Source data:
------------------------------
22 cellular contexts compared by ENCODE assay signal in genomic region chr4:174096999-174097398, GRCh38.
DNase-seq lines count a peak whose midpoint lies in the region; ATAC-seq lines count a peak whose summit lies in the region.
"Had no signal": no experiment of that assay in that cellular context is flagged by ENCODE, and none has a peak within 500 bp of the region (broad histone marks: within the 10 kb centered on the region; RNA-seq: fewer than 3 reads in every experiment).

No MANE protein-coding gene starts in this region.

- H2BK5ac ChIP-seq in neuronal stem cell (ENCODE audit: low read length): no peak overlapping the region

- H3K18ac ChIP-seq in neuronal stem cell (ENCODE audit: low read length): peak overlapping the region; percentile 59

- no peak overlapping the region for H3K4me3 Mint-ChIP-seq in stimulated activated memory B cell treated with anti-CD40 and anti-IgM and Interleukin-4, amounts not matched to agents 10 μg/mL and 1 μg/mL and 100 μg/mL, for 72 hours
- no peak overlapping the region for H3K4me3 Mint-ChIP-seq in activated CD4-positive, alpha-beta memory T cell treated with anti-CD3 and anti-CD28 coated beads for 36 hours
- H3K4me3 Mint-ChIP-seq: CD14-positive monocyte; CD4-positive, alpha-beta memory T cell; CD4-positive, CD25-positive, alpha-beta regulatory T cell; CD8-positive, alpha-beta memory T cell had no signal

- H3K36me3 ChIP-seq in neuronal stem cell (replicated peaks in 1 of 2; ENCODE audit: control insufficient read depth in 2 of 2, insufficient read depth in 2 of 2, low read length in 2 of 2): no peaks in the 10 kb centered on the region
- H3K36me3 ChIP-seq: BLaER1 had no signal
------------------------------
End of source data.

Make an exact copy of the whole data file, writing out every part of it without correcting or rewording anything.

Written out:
22 cellular contexts compared by ENCODE assay signal in genomic region chr4:174096999-174097398, GRCh38.
DNase-seq lines count a peak whose midpoint lies in the region; ATAC-seq lines count a peak whose summit lies in the region.
"Had no signal": no experiment of that assay in that cellular context is flagged by ENCODE, and none has a peak within 500 bp of the region (broad histone marks: within the 10 kb centered on the region; RNA-seq: fewer than 3 reads in every experiment).

No MANE protein-coding gene starts in this region.

- H2BK5ac ChIP-seq in neuronal stem cell (ENCODE audit: low read length): no peak overlapping the region

- H3K18ac ChIP-seq in neuronal stem cell (ENCODE audit: low read length): peak overlapping the region; percentile 59

- no peak overlapping the region for H3K4me3 Mint-ChIP-seq in stimulated activated memory B cell treated with anti-CD40 and anti-IgM and Interleukin-4, amounts not matched to agents 10 μg/mL and 1 μg/mL and 100 μg/mL, for 72 hours
- no peak overlapping the region for H3K4me3 Mint-ChIP-seq in activated CD4-positive, alpha-beta memory T cell treated with anti-CD3 and anti-CD28 coated beads for 36 hours
- H3K4me3 Mint-ChIP-seq: CD14-positive monocyte; CD4-positive, alpha-beta memory T cell; CD4-positive, CD25-positive, alpha-beta regulatory T cell; CD8-positive, alpha-beta memory T cell had no signal

- H3K36me3 ChIP-seq in neuronal stem cell (replicated peaks in 1 of 2; ENCODE audit: control insufficient read depth in 2 of 2, insufficient read depth in 2 of 2, low read length in 2 of 2): no peaks in the 10 kb centered on the region
- H3K36me3 ChIP-seq: BLaER1 had no signal